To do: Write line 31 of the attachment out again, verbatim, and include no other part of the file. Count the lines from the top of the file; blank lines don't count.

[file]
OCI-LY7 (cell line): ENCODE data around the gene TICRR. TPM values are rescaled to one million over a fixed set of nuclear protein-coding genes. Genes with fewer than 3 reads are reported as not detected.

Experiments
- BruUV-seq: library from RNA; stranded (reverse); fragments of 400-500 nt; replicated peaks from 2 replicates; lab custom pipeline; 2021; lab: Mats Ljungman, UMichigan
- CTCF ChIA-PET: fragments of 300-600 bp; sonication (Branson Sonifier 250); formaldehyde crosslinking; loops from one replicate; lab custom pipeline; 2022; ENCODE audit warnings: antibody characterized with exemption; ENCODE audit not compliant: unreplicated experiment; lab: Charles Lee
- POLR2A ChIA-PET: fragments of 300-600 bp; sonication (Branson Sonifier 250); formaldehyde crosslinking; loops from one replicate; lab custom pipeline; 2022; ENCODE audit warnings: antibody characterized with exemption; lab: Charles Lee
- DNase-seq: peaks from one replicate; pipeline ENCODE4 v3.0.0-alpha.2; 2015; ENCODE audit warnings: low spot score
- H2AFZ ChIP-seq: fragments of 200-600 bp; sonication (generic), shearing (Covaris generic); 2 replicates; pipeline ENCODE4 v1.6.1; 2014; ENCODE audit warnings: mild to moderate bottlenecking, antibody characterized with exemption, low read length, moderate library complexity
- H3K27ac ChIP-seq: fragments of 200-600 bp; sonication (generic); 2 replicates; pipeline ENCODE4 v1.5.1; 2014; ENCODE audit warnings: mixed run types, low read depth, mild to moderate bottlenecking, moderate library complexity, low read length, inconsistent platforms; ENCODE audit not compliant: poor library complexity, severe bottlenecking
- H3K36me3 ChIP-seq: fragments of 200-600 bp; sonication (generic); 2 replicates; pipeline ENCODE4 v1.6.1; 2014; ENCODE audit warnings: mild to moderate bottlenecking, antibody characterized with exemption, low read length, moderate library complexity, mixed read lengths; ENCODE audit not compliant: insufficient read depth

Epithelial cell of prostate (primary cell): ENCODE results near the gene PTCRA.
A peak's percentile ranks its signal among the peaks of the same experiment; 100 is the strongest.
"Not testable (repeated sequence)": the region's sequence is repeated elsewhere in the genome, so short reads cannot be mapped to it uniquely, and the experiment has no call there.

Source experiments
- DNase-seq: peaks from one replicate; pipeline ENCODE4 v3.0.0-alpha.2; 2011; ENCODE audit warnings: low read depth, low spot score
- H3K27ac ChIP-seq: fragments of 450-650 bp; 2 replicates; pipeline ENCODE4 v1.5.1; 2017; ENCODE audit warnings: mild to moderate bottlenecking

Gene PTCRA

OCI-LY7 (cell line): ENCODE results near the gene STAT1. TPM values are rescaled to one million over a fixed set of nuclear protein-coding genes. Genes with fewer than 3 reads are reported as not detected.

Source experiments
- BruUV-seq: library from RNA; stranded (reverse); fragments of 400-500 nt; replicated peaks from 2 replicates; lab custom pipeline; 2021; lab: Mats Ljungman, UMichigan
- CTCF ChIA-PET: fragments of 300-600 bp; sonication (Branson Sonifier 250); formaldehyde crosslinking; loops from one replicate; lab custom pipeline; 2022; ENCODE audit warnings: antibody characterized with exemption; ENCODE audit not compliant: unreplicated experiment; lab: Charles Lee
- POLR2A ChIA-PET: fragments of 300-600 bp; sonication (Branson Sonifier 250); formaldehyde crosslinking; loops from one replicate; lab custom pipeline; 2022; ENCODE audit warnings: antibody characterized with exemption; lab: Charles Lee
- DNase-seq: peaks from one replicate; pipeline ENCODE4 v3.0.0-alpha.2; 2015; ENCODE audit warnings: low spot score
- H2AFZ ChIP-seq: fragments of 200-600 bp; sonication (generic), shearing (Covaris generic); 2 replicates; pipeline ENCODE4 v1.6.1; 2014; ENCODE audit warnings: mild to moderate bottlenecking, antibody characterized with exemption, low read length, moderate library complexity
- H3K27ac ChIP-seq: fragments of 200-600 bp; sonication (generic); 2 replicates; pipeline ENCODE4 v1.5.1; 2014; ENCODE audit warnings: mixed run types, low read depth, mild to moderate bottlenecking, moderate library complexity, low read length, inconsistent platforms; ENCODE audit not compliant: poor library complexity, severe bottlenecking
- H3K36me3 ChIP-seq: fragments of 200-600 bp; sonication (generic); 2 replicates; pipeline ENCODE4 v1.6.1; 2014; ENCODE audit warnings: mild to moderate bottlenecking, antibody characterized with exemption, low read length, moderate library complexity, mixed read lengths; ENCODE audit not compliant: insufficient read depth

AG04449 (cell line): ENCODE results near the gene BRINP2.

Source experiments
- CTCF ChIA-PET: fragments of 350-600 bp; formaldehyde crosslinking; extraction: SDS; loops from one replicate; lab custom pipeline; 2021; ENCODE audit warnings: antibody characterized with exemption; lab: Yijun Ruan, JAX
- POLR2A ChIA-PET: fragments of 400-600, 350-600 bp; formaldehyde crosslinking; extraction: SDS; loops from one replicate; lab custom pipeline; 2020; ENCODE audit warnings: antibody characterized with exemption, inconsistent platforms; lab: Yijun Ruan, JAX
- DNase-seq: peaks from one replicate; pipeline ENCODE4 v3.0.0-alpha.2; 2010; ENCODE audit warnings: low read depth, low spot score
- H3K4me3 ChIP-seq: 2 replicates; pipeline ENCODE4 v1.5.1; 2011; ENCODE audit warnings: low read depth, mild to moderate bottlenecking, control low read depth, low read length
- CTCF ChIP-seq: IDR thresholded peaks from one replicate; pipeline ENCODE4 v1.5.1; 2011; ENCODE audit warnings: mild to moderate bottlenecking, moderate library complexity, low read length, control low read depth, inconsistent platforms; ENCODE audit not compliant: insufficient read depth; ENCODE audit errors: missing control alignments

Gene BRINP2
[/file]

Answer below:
- H3K4me3 ChIP-seq: 2 replicates; pipeline ENCODE4 v1.5.1; 2011; ENCODE audit warnings: low read depth, mild to moderate bottlenecking, control low read depth, low read length